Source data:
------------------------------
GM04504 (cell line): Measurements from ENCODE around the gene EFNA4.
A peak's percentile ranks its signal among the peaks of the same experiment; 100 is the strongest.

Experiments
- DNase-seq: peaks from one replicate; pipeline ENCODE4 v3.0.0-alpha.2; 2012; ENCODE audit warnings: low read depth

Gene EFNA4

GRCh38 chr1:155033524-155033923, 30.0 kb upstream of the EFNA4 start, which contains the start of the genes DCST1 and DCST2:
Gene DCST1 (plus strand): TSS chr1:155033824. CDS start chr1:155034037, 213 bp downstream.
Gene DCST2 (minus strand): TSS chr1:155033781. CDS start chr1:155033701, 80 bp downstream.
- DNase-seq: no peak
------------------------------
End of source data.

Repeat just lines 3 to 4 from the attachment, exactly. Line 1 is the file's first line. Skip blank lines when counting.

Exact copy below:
Experiments
- DNase-seq: peaks from one replicate; pipeline ENCODE4 v3.0.0-alpha.2; 2012; ENCODE audit warnings: low read depth